My hand is trembling as I write this letter. My nerves are in tatters and I am so altered that I believe you would not recognize me. The past two months have been a nightmarish whirl of strange and disturbing circumstances, and the future…
I am afraid.
If anything happens to me, remember that I love you and that my spirit will always be with you, though we may never see each other again. The world is a cold and frightening place where nothing is as it seems. (from the back of the book)
This is the honeymoon tour that never ends…it goes on and on my friends. The author started writing it not knowing when to end (or when to include paranormal themes or fresh conversation or much else for that matter)…Everybody sing now! This is the honeymoon tour that never ends…
Pardon the little impromptu sing-along but in all honesty that was first thing that came to mind upon finishing the novel.
As a fan of Amanda Grange’s Austen-inspired work, I was eager to sink my teeth into this novel. When I won a copy from Sourcebooks, I was as happy as a lark. However, when I started reading the book my happiness soon evaporated.
Nothing—and I mean nothing—really happened in this book. It is filled with a lot of ‘do you remember when this happened or when I said this snarky comment or you said that prideful thing’ and not much else. While the author tried to add mystery and aloofness to the character of Darcy it made him seem disconnected.
As for the paranormal aspect, it didn’t really appear until page 209 and when it did appear it was weak at best and then it was over in the blink of an eye. It was more like a blip on the radar rather the subject of the book and considering that the been was titled Mr. Darcy, Vampyre I was extremely disappointed. If I was looking at this solely as a Regency romance it would have been okay read—just okay nothing more nothing less, but looking at it as a paranormal read it was a flop.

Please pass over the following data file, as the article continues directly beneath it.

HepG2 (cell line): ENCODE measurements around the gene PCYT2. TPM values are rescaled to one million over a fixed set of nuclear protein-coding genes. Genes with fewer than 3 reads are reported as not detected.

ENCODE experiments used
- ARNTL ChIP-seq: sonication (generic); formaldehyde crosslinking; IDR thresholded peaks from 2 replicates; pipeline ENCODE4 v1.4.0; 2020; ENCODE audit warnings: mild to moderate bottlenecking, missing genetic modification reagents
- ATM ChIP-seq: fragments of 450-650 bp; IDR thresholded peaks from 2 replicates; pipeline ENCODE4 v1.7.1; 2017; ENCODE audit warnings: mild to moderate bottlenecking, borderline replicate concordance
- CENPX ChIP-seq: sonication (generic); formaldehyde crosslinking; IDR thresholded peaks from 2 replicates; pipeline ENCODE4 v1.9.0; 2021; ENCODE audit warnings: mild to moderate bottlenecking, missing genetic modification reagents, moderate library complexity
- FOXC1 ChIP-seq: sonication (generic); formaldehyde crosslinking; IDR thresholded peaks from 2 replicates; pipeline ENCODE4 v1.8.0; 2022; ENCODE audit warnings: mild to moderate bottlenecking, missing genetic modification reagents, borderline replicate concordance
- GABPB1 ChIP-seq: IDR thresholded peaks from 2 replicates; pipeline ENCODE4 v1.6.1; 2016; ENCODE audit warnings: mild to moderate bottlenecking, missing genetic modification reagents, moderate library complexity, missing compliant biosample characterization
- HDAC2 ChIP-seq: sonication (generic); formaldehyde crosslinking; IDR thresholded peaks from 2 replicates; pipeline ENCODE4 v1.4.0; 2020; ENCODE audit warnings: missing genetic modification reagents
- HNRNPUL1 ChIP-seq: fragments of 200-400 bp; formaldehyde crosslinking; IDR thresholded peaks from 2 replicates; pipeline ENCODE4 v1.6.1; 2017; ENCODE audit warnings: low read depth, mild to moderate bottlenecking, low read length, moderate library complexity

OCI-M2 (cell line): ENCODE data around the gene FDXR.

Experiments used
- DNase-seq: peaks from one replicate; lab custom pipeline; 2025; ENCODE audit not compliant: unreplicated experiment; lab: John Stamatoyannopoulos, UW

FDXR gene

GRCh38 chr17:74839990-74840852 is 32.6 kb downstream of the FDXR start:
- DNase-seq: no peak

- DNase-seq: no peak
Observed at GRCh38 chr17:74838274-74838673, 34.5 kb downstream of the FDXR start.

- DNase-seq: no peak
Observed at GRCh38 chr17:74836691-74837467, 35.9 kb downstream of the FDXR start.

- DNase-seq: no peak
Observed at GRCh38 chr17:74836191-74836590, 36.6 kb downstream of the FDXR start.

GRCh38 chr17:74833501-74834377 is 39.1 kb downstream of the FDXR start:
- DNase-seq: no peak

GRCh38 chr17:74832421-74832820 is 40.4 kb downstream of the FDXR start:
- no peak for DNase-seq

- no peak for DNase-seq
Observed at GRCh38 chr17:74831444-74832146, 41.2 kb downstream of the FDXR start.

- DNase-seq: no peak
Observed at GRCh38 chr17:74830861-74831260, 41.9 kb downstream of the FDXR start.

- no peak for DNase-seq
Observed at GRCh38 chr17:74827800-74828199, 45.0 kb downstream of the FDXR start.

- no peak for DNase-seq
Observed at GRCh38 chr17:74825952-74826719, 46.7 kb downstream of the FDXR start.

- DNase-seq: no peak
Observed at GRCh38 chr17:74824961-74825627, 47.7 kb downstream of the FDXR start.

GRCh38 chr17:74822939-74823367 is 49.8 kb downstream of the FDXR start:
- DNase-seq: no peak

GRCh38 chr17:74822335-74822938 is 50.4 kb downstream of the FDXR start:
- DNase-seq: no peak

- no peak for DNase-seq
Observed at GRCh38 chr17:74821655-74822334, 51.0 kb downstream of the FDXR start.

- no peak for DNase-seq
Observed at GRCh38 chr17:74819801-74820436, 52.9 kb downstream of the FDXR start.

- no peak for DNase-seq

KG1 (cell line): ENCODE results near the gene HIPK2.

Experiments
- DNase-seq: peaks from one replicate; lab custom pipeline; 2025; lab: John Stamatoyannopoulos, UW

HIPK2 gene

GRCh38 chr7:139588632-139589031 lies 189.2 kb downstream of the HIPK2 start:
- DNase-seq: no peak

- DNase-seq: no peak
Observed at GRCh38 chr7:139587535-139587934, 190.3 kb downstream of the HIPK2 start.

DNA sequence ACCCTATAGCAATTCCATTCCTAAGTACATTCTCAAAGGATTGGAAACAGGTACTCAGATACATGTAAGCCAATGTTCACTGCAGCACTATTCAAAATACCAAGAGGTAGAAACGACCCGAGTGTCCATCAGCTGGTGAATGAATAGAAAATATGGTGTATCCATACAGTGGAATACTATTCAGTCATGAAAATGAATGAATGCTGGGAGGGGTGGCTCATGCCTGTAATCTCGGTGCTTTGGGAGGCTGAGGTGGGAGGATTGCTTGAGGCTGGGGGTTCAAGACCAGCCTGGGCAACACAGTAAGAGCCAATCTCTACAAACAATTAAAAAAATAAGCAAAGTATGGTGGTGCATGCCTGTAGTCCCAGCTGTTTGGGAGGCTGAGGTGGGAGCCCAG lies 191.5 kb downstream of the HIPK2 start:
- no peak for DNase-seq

While I highly recommend Amanda Grange’s other Austen-inspired novels, I am afraid that Mr. Darcy, Vampyre is a look before you leap kind of book and I strongly recommend potential buyers to check this book out at their local libraries or borrow it from a friend before actually buying the book.
Overall thoughts: No gore and a lot of bore.
Cover thoughts: Was expecting so much more given the drops of blood and cameo with two bite marks in the neck.
What I did find amusing was the fact Darcy’s Uncle was named Count Polidori. Although not a Count—or a vampire—John William Polidori, doctor to Lord Byron, wrote The Vampyre, the first story that successfully infused elements of vampirism into literature.
The Vampyre was written in the summer of 1816 at the Villa Diodati. Having been kept indoors due to incessant rain, Lord Byron challenged his guest, which included Polidori, Percy Bysshe Shelley, Mary Wollstonecraft Shelley, and Claire Clairmont to write a work of Gothic fiction. Not only did this writing session produce the first vampire novel, it also produced Frankenstein, also known as The Modern Prometheus.
Title: Mr. Darcy, Vampyre, Author: Amanda Grange, ISBN: 978-1-4022-3697-6, Publisher: Sourcebooks Landmark $14.99 U.S./$18.99 CAN/£7.99 UK, Format I read: Trade Paperback, Source: won the book in a giveaway
Until We Meet Again,